Zephaniah 1

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Zephaniah 1
Leningrad-codex-13-twelve-minor-prophets.pdf
Leningrad Codex (AD. 1008) contains the complete copy of Book of Zephaniah in Hebrew.
BookBook of Zephaniah
CategoryNevi'im
Christian Bible partOld Testament
Order in the Christian part36

Zephaniah 1 is the first chapter of the Book of Zephaniah in the Hebrew Bible or the Old Testament of the Christian Bible.[1][2] This book contains the prophecies attributed to the prophet Zephaniah, and is a part of the Book of the Twelve Minor Prophets.[3][4] This chapter contains a call to penitence and oracles against nations, the editorial superscription and the exposition about the day of Yahweh's judgment against the Kingdom of Judah and Jerusalem.[5]

Text[edit]

The original text was written in Hebrew language. This chapter is divided into 18 verses.

Textual witnesses[edit]

Some early manuscripts containing the text of this chapter in Hebrew are of the Masoretic Text tradition, which includes the Codex Cairensis (895), the Petersburg Codex of the Prophets (916), Aleppo Codex (10th century), Codex Leningradensis (1008).[6] Fragments containing parts of this chapter in Hebrew were found among the Dead Sea Scrolls, including 4Q77 (4QXIIb; 150–125 BCE) with extant verses 1–2, 18;[7][8][9] and Wadi Murabba'at Minor Prophets (Mur88; MurXIIProph; 75-100 CE) with extant verses 1, 11–18.[8][10]

There is also a translation into Koine Greek known as the Septuagint, made in the last few centuries BC. Extant ancient manuscripts of the Septuagint version include Codex Vaticanus (B; B; 4th century), Codex Sinaiticus (S; BHK: S; 4th century), Codex Alexandrinus (A; A; 5th century) and Codex Marchalianus (Q; Q; 6th century).[11] Some fragments containing parts of this chapter (a revision of the Septuagint) were found among the Dead Sea Scrolls, i.e., Naḥal Ḥever (8ḤevXIIgr; 1st century CE) with extant verses 1-6, 13-18[8][12]

Sub-Divisions[edit]

NKJV groups this chapter:

Editorial Superscription (1:1)[edit]

The superscription or title of the book places Zephaniah's ministry during the reign of King Josiah of Judah, and based on the content of his attacks against the religious syncretism of Judah, probably was active before Josiah's reform in 621 BCE.[13]

Verse 1[edit]

The word of the Lord which came to Zephaniah the son of Cushi, the son of Gedaliah, the son of Amariah, the son of Hezekiah, in the days of Josiah the son of Amon, king of Judah.[14]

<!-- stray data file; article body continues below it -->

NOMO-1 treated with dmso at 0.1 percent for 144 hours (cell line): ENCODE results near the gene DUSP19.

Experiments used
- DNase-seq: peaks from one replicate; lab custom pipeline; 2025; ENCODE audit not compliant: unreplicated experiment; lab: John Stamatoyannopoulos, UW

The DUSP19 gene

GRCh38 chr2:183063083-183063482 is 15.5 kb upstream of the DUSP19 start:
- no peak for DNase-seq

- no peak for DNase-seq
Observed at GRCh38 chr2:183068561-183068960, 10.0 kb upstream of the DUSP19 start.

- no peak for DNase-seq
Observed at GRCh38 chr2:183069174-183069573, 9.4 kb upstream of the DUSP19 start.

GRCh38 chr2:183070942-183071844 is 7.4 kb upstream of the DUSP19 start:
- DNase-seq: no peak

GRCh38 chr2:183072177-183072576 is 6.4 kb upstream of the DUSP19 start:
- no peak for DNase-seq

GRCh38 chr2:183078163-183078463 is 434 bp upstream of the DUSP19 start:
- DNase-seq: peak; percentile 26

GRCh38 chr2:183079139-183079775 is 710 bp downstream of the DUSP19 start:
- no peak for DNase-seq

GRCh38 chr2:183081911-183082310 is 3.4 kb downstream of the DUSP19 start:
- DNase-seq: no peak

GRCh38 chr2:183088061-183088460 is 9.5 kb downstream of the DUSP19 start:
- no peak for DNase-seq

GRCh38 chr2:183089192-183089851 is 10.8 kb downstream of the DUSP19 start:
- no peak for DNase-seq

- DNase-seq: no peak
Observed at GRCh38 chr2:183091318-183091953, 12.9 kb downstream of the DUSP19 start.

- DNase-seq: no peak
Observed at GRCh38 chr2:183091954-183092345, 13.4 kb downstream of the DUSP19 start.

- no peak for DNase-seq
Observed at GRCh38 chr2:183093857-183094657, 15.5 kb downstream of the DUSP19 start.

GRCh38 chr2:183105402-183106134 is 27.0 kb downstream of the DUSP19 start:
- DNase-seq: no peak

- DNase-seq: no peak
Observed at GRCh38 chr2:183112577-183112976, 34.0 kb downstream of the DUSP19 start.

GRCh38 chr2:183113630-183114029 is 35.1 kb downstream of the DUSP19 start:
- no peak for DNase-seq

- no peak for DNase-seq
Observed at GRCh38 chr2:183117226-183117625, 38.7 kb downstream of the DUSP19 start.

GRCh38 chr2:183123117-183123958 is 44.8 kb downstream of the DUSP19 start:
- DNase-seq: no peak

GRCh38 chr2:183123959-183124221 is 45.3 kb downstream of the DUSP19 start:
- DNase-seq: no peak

Cross reference: Ezra 2:2; Ezra 4:24; Ezra 5:1-3; Ezra 6:1; 1 Chronicles 6:15

  • The name "Zephaniah" means "Jehovah hath guarded," literally, "hidden" (Psalm 27:5; Psalm 83:3).[15]
  • "Hezekiah", consisting of the same letters with Hezekiah, king of Judah, and refers to that king, according to some scholars, including Jewish rabbi Aben Ezra.[16]
  • "In the days of Josiah": refers to a period between 642 and 609 BC of Josiah's reign in Judah,[15]

The Day of Yahweh's Judgment against Judah and Jerusalem (1:2–18)[edit]

Verse 14[edit]

Zephaniah 1:14 "The great day of the Lord is near" in Spanish, on a street sign. (El gran día de Jehová está cerca. Profeta Sofonías 1:14)
The great day of the Lord is near;
It is near and hastens quickly.
The noise of the day of the Lord is bitter;
There the mighty men shall cry out.[17]
  • "Day of the Lord": the verses 14–16 becomes the basis of 'Dies Irae', a medieval hymn about the day of the Yahweh as a day of darkness and defeat, in the tradition of the Book of Amos and Isaiah.[5]
  • "Noise" (or "voice") of the day of the Lord" refers to the day when Jehovah is ushering with a "roar of vengeance against the guilty" (Jeremiah 25:30; Amos 1:2).[15]

See also[edit]

References[edit]

  1. ^ Collins 2014.
  2. ^ Hayes 2015.
  3. ^ Metzger, Bruce M., et al. The Oxford Companion to the Bible. New York: Oxford University Press, 1993.
  4. ^ Keck, Leander E. 1996. The New Interpreter's Bible: Volume: VII. Nashville: Abingdon.
  5. ^ a b Mason 2007, p. 605.
  6. ^ Würthwein 1995, pp. 35-37.
  7. ^ Ulrich 2010, p. 616.
  8. ^ a b c Dead sea scrolls - Zephaniah
  9. ^ Fitzmyer 2008, p. 38.
  10. ^ Fitzmyer 2008, pp. 140-141.
  11. ^ Würthwein 1995, pp. 73-74.
  12. ^ Fitzmyer 2008, p. 127.
  13. ^ Mason 2007, pp. 604–605.
  14. ^ Zephaniah 1:1 NKJV
  15. ^ a b c Jamieson-Fausset-Brown Bible Commentary
  16. ^ Gill, John. Exposition of the Entire Bible - Zephaniah 1:1.
  17. ^ Zephaniah 1:14 NKJV

Sources[edit]

  • Collins, John J. (2014). Introduction to the Hebrew Scriptures. Fortress Press. ISBN 9781451469233.
  • Fitzmyer, Joseph A. (2008). A Guide to the Dead Sea Scrolls and Related Literature. Grand Rapids, MI: William B. Eerdmans Publishing Company. ISBN 9780802862419.
  • Hayes, Christine (2015). Introduction to the Bible. Yale University Press. ISBN 0300188277.
  • Mason, Rex (2007). "35. Zephaniah". In Barton, John; Muddiman, John (eds.). The Oxford Bible Commentary (first (paperback) ed.). Oxford University Press. pp. 604–607. ISBN 978-0199277186. Retrieved February 6, 2019.
  • Ulrich, Eugene, ed. (2010). The Biblical Qumran Scrolls: Transcriptions and Textual Variants. Brill.
  • Würthwein, Ernst (1995). The Text of the Old Testament. Translated by Rhodes, Erroll F. Grand Rapids, MI: Wm. B. Eerdmans. ISBN 0-8028-0788-7. Retrieved January 26, 2019.

External links[edit]